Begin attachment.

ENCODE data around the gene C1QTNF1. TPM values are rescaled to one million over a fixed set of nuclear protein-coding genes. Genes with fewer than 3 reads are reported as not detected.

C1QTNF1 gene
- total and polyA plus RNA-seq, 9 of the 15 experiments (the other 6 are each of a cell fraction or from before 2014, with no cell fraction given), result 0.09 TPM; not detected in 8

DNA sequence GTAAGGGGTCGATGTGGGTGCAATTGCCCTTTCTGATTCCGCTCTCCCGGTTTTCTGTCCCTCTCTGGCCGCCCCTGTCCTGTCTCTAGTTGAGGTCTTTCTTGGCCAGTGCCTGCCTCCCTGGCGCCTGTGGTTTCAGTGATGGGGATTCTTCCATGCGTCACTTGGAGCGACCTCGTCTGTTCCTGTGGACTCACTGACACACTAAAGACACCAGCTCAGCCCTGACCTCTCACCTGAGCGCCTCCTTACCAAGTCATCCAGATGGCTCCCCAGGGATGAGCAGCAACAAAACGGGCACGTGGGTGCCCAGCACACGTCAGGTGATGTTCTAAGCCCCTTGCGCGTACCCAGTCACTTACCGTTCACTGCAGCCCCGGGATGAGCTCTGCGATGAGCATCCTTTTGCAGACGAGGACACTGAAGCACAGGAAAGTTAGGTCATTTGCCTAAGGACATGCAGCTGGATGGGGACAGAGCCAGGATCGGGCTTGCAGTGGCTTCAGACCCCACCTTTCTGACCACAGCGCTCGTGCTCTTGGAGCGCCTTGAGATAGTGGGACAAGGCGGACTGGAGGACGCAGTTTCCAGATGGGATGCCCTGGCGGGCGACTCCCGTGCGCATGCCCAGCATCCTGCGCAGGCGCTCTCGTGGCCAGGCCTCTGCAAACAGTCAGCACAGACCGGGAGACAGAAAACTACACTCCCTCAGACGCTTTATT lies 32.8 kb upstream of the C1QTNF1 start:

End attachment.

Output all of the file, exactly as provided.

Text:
ENCODE data around the gene C1QTNF1. TPM values are rescaled to one million over a fixed set of nuclear protein-coding genes. Genes with fewer than 3 reads are reported as not detected.

C1QTNF1 gene
- total and polyA plus RNA-seq, 9 of the 15 experiments (the other 6 are each of a cell fraction or from before 2014, with no cell fraction given), result 0.09 TPM; not detected in 8

DNA sequence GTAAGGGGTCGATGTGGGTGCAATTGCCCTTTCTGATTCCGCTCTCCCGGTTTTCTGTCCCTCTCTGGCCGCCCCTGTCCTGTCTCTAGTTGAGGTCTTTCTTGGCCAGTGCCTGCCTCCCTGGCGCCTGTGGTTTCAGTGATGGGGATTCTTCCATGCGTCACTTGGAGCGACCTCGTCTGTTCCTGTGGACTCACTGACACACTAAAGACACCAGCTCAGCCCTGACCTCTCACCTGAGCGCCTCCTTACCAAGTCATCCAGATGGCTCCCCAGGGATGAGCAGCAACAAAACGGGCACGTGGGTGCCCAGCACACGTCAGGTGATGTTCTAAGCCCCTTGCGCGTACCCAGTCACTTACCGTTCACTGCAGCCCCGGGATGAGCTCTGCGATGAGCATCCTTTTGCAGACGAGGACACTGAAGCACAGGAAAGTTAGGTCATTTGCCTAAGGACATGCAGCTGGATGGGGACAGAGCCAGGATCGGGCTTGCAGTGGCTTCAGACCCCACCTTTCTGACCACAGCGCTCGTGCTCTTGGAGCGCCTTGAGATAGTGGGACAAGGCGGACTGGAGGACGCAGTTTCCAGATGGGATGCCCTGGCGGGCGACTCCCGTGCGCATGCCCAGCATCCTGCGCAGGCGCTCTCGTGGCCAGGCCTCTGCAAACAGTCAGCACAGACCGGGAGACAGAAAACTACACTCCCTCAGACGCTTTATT lies 32.8 kb upstream of the C1QTNF1 start: